By Kim S. Nash for the Wall Street Journal.
Caterpillar Inc. is nurturing a growing line of subscription data services that analyze information gathered from sensors attached to 500,000 of its machines in use worldwide. The idea is to offer customers tailored advice about how to run building and mining projects more profitably.
Selling data services to customers isn’t new for the 92-year-old manufacturer of tractors and bulldozers, which in the 1990s began a telematics program. While rising commodity prices and mining activity led Caterpillar in April to report its first quarterly revenue gain since 2015, the company is working to find new sources of income as other markets remain depressed.
“The data is as important as the machine providing it,” Tom Bucklar, director of internet of things and channel solutions, told CIO Journal.
Caterpillar rents and sells equipment and all new machines are connected, letting customers choose data services to subscribe to. The company also is working to retrofit older machinery with sensors and analytics technology.
Now, more extensive services based on machine learning tools, launched under the Cat Connect name in 2014, are becoming a bigger business for the company, Mr. Bucklar said.
Mr. Bucklar’s team is focused on providing insights tailored to the financial, operations or safety goals of customers. One mining company might want to avoid downtime of essential machines like wheel loaders, which put rock and dirt into trucks that haul it away. A construction firm might want to work more efficiently during daylight hours so crews don’t have to work in dangerous dusk hours with lower visibility.
To create specialized services, Caterpillar must gather and analyze many more data points than its original telematics system, and plug them into in its proprietary algorithms. Blending machine performance data with, say, information about the dirt, water and metal content in a machine’s fluid system, plus feedback from visual inspections, produces a fuller picture of the equipment’s health and how and when it can be operated, Mr. Bucklar said.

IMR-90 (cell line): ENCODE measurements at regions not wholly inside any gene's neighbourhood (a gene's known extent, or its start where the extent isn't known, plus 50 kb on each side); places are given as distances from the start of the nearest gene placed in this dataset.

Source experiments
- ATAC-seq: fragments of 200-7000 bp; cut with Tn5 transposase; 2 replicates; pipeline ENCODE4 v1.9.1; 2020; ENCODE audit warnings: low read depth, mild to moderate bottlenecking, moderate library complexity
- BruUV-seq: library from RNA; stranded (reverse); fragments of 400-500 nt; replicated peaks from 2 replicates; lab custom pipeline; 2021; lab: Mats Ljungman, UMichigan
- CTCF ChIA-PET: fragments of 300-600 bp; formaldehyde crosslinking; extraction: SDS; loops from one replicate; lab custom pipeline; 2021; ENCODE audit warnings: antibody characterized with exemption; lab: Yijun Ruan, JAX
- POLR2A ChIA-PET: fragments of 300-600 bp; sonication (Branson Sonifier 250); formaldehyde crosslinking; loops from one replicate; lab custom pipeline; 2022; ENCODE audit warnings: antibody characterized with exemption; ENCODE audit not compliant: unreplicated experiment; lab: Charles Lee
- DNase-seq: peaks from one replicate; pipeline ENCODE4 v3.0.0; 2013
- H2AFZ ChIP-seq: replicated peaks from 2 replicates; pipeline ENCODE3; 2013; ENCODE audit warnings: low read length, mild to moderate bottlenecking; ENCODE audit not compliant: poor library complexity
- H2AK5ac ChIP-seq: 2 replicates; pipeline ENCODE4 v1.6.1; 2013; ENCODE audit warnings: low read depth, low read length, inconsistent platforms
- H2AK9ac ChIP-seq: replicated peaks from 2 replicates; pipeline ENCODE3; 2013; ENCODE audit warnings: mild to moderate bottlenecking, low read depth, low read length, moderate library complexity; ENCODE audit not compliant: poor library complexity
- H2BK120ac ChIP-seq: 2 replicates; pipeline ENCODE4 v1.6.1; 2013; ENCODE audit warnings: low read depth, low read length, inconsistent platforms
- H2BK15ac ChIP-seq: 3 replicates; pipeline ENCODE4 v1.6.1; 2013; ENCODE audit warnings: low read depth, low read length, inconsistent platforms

That analysis can be valuable to customers, he said. For example, if levels of dirt and metal rise, filters can clog and cause temperature spikes that can lead to outages, he said. Proprietary algorithms let Caterpillar predict performance and recommend interventions.
To help Caterpillar’s sales staff, Mr. Bucklar’s team can run analyses to show customers how they could use the technology. A mining customer recently spent $650,000 to repair and rebuild a key machine that failed unexpectedly, resulting in 900 hours of downtime. Caterpillar plugged relevant variables, such as usage history and performance metrics, into its proprietary algorithms to demonstrate how the data could have warned the miner before problems occurred. The situation could have been a $12,000 repair with 24 hours of downtime, he said.
Determining how much to charge for such insight is difficult and often depends on negotiating with the customer, Mr. Bucklar said. Unlike a single tractor with a set price, the value of knowledge differs for different customers and at different points in time, he said.
Caterpillar data scientists and external partners build proprietary models to produce what can be “high-value” predictions for customers, he said. Yet there is no standard value for the prediction of machine downtime, for example.
“If our largest, most complex machines tend to be the most important machine for a customer, they likely can’t afford downtime on it,” he said. “But if a smaller, simpler machine broke down, they could easily rent another one. There’s not as much customer value in that prediction,” he said.
Setting prices for data services involves talking in depth with customers about their own financial, operations and safety goals, he said. Some reports are included in the cost of a machine, while others are bought by subscription. Updating software monthly with new features developed from Caterpillar’s machine learning systems might command another price, he said. “It’s an ongoing process.”
Via the Wall Street Journal.